RK Print Coat
Flexible foils and metallized material possibilities

28.02.2020 Aluminium foil is one of those materials that garner a lot of attention, sometimes not for the best of reasons. From a raw material perspective, aluminium in its raw state bauxite is exceptional in that it is one of the most common materials on the planet. It is however subject to some controversy and scrutiny by environmental stewards.

Aluminium foil is a versatile material.
© Photo: @Madison Inouye – pexels.com
Aluminium foil is a versatile material.

Some say that because the manufacture of even a single tonne of aluminium may involve upwards of 1500W/h electrical energy to convert bauxite into aluminium through the process of melt-electrolysis that this is not only wasteful but environmentally damaging. Foil advocates counter by saying that this in more than offset by the fact that when processed the material itself is both lightweight and thin. Some might say that this is a ‘case of a little going a very long way,’ something that every packaging converter can attest too.  Any waste produced is combustible and as part of a household waste stream allows for the possibility to recover thermal energy from an incineration process rather than simply for any scrap to be directed to landfill.

Part of a laminate

When it comes to packaging, alufoil is often used as part of a laminate and may be produced in widths of 2 metres and is then rolled out to thicknesses of as little as 6 microns. Foil used in beverage packaging most commonly has a thickness of 6.65 microns, which produced in widths of 2 metres x 100 equates to 55m2 of packaging, or taking into account other components of the laminate - approximately 666 litre packs of fruit juice.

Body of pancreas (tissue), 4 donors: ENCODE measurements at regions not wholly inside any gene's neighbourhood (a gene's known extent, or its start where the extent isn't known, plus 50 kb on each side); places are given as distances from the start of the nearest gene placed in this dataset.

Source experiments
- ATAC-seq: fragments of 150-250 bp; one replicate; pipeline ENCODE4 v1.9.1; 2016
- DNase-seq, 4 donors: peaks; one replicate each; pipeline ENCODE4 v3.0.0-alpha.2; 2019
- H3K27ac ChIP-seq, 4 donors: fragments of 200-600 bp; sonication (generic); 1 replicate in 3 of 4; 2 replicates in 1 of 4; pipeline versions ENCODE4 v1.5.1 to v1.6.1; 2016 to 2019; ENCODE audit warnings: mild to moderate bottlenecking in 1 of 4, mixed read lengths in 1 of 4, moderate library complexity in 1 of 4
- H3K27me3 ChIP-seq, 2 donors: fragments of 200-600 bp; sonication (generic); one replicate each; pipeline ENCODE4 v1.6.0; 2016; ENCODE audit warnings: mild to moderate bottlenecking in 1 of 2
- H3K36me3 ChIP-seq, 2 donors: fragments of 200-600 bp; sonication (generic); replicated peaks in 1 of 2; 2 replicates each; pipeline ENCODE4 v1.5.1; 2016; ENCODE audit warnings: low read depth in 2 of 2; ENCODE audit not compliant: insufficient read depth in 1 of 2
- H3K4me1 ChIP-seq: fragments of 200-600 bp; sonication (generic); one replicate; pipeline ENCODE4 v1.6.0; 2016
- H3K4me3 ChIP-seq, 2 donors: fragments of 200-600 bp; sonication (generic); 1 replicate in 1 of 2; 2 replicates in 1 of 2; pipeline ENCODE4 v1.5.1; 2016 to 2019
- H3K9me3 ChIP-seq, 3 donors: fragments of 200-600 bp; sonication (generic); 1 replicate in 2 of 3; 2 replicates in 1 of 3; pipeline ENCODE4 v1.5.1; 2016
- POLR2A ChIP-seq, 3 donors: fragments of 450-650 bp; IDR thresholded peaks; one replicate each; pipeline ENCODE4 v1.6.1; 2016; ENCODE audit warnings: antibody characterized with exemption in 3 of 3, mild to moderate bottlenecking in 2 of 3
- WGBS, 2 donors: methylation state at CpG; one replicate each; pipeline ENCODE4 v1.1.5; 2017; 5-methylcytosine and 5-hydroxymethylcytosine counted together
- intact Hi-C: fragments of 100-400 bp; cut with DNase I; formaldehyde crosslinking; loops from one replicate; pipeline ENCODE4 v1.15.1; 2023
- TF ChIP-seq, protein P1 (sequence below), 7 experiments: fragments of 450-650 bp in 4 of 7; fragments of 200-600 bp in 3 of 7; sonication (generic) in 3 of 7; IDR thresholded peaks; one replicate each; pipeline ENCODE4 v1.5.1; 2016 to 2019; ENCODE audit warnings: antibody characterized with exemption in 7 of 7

The barrier properties of foil are superior to many of the other materials associated with packaging production. Even the sheerest of foil when used in combination with filmic structures such as those associated with pouch production makes for a product that is impervious to liquids, gases and light.

Foil is not of course the only processing option. In situations where the marketer and brand owner seek to attract consumers with a reflective or shimmering look, and when barrier resistance is not quite so important, then metallized film may be considered appropriate. The process of metallization can be undertaken by air-to-air systems or via roll-to-roll systems. The process involves coating a plastic film with an extremely thin metal layer of around 10 to 18 microns under vacuum conditions onto a continuously moving web. The success of the process is dependent upon a number of factors such as good adhesion to the substrate, uniformity of appearance and precise tension control of the web.  Normally metallization is not the final process, subsequent converting processes to produce a saleable product may include cross cutting, varnishing, lamination and printing.

Conveying prestige and quality

The radiance of foil, metallized films, papers and speciality inks (ink – incorporating alu-platelets, etc) have long been appreciated for their ability to convey prestige and quality to many a packaging product.

Converters sometimes print reels of pre-metallized materials such as polypropylene (PP) in single ply on flexo or gravure presses. An alternative option is to laminate metallized oriented polypropylene (OPP) to another film prior to printing. If other films are involved processing options may vary. For instance, with a substrate such as polyester the tendency is to laminate to the backing film prior to printing. Sometimes metallized polyester is reverse printed prior to laminating.

No process is completely trouble-free, every process, material and consumables used are subject in one way or another and at different times to processing variables. Even foil when used as a layer within a lamination can be problematic, especially as foil tends to be ultra- thin. The foil is often prone to microscopic nicks as it travels at high speed through the laminator; metallized films can also be easily abraded or scratched during their travels through the laminator.